Drought in Kenya threatens millions with food shortages if import needs are not met, says FAO Special Alert
Prolonged drought in Kenya has worsened an already tight food supply situation. The country will need to import much more foodgrain than previously estimated to feed the hungry, according to an FAO Special Alert released at the end of January.
But Kenya lacks foreign exchange to pay for the increased imports, and with its Strategic Grain Reserve at a minimum level, substantial external assistance is required.
The Government of Kenya estimates that about two million people are currently affected by the drought and that the number may reach three million if the situation persists. It has appealed to the international community for emergency food assistance.
The report, issued by the FAO Global Information and Early Warning System (GIEWS), states that the outlook for the "short rains" crops - mainly maize, millet, sorghum and pulses - has seriously deteriorated due to insufficient rainfall during the growing season. The rains, which normally start in mid-October, came late and became sporadic in most parts of North Eastern, Eastern and Coast Provinces and in the low-altitude areas of Central Province, where widespread crop failures and deteriorating pasture and rangeland conditions are reported. The failure of the short rains follows two consecutive failures of the long rains (March to May) in these same areas. Water scarcity is affecting humans and livestock, and significant losses of livestock have also been reported.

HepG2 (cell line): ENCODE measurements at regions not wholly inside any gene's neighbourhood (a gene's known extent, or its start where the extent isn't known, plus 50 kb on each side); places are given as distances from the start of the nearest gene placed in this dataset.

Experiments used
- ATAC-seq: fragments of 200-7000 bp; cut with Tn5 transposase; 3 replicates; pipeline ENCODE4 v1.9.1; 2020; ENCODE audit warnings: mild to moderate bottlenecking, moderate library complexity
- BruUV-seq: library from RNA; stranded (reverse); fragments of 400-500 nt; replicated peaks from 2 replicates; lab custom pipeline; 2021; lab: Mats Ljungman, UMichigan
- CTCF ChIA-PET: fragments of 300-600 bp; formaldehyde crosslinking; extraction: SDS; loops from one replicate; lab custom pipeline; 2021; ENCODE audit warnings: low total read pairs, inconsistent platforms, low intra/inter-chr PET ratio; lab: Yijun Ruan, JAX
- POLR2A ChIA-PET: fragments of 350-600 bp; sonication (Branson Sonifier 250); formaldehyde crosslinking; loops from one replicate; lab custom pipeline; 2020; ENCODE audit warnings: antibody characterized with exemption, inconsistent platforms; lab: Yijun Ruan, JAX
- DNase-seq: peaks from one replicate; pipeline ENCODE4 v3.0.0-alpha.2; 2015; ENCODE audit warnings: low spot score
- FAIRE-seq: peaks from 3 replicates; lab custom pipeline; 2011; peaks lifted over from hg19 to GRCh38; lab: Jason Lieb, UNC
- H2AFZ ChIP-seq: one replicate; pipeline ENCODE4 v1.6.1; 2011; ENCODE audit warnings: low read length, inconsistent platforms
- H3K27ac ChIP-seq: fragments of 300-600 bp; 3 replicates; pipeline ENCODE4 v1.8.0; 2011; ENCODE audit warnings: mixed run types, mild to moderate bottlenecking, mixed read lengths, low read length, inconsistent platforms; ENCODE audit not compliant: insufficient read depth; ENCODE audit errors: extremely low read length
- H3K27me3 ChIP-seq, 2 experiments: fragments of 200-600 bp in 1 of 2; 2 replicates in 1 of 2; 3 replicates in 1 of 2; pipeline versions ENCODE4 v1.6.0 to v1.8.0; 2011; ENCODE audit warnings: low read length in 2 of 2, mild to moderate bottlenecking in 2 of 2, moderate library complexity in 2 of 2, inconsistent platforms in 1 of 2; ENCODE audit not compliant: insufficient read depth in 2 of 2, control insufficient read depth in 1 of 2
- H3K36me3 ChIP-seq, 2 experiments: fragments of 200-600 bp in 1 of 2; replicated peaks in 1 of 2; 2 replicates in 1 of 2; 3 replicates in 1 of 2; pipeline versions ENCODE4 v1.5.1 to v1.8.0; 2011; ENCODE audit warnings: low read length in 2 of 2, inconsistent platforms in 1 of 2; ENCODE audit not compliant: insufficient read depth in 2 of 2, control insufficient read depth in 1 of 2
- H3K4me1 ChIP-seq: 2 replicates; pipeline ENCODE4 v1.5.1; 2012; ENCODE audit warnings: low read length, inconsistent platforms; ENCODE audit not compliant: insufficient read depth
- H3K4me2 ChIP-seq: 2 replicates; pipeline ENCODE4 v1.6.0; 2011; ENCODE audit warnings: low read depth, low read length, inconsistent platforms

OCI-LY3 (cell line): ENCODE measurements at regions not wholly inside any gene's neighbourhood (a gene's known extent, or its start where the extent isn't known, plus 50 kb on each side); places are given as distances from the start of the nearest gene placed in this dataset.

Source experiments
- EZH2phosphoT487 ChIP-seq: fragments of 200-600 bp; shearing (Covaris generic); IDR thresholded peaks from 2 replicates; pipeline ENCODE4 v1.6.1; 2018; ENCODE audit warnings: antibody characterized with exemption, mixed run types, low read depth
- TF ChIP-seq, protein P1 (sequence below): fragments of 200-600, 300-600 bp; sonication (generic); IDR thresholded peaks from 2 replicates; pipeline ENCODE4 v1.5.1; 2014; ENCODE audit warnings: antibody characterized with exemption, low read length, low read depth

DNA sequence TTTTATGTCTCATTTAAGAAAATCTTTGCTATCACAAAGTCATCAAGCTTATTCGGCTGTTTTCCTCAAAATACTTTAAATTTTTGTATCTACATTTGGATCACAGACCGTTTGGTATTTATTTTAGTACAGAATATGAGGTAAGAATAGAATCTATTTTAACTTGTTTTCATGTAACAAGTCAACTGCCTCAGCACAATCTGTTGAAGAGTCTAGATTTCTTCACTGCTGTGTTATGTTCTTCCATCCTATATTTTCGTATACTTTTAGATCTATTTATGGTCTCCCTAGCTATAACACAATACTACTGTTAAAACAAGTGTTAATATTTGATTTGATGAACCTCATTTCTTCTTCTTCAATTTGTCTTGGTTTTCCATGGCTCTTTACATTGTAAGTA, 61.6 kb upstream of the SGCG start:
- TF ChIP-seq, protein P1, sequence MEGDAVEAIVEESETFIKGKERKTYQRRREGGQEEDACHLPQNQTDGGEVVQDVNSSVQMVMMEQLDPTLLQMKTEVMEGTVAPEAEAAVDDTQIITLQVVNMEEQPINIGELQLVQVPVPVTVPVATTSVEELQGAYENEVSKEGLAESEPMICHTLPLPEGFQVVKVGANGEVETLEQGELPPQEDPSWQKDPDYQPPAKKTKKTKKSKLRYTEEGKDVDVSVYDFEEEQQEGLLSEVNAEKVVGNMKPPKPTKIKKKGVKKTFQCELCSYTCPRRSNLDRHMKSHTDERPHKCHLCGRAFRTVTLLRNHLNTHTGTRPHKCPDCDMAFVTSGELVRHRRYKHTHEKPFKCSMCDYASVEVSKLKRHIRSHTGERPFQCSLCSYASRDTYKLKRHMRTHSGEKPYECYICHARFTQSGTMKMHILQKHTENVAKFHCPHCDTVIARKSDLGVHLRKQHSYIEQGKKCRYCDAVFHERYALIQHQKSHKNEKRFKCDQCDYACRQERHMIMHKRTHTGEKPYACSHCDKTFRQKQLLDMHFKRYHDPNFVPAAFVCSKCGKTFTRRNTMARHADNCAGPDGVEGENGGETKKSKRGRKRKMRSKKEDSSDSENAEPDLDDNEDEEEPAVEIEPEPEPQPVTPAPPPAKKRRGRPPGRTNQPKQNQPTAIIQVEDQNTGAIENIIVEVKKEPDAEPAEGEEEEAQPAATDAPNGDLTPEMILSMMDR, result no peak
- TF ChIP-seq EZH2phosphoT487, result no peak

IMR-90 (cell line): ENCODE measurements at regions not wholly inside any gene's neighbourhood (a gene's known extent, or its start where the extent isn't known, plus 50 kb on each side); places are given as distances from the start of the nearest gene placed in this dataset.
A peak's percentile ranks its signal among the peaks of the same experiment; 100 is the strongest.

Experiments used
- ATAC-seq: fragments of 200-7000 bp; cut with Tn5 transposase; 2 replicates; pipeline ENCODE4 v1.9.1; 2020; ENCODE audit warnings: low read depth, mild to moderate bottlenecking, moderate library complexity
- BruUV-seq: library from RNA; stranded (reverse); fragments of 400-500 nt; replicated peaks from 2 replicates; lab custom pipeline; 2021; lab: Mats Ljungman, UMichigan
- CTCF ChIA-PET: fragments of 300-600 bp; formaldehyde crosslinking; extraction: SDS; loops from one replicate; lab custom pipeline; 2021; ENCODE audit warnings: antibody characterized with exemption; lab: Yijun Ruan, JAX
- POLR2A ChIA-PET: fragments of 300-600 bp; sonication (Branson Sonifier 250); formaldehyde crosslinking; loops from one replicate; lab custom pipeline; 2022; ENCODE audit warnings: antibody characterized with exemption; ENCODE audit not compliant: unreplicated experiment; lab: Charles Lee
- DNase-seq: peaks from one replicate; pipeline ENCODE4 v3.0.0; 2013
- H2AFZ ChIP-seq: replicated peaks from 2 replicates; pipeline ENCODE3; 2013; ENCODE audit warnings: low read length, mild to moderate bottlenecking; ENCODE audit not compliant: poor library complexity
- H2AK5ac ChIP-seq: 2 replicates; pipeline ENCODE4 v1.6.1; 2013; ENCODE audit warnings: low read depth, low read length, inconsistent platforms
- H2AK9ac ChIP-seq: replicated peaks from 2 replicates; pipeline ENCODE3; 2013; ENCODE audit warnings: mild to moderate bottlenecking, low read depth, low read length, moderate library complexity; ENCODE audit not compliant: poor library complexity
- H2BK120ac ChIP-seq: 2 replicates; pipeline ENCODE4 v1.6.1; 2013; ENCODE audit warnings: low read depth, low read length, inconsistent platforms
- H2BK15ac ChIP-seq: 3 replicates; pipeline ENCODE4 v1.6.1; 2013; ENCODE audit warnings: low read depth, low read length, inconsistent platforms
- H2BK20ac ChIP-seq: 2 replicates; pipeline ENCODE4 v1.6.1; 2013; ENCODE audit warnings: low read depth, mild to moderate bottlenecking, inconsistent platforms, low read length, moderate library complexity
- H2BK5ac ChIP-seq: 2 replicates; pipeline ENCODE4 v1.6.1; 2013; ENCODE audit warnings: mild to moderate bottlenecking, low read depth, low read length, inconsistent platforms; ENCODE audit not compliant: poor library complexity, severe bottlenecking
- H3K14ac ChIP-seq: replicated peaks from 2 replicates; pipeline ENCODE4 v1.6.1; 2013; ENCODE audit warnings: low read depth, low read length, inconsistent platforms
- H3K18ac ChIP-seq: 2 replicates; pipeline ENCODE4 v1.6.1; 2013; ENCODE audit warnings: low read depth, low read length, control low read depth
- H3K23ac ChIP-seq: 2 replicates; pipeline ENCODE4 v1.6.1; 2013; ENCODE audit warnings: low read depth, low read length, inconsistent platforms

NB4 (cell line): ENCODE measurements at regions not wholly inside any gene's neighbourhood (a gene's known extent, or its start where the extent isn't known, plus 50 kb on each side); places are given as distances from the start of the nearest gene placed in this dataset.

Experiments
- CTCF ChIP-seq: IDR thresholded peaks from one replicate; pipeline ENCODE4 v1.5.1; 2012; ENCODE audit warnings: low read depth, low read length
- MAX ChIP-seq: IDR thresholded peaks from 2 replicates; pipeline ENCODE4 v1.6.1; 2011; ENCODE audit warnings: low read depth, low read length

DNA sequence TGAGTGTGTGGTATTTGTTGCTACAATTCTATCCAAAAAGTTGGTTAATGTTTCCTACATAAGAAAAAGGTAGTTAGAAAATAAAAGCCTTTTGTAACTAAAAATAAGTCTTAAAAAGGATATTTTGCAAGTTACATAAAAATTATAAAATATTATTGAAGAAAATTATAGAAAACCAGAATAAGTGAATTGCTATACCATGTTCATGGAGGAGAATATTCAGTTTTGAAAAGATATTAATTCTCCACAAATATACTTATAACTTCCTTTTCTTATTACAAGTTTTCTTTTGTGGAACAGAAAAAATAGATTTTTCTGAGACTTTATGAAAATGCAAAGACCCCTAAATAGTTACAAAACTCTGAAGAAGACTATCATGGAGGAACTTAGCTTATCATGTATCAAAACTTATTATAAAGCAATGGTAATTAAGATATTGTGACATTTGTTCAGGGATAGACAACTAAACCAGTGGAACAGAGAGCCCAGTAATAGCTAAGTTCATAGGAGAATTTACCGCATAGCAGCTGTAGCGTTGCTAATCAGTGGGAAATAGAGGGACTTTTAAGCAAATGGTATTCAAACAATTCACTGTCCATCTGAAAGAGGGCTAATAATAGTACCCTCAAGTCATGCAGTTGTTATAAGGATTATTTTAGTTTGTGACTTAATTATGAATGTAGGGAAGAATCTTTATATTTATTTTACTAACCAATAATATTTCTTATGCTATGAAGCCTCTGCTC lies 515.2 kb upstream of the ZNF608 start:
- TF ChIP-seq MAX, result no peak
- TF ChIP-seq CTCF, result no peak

An FAO/World Food Programme Crop and Food Supply Assessment Mission to Kenya in October/November 1996 estimated a foodgrain import requirement of 1.1 million tonnes for the 1996/97 marketing year. With the failure of the crop season, a revised import requirement of at least 1.3 million tonnes is now projected. This is almost double the average for the past five years.
Kenya is expected to import 1 million tonnes of this requirement commercially, but because of foreign exchange restraints, meeting the shortfall of 300 000 tonnes will be difficult. At the end of December 1996 total cereal food aid pledges amounted to only 43 000 tonnes. FAO has urged donors to make additional pledges and expedite their delivery as a matter of urgency.
FAO is fielding a follow-up mission to drought-affected areas in Kenya in early spring to tally all returns from the "short rains" crop season and to assess the situation at the beginning of the usually longer and more reliable "long rains" season. A revised estimate of cereal production and food aid needs based on the findings of this mission will be released in early April.
GIEWS Special Alert
25 February 1997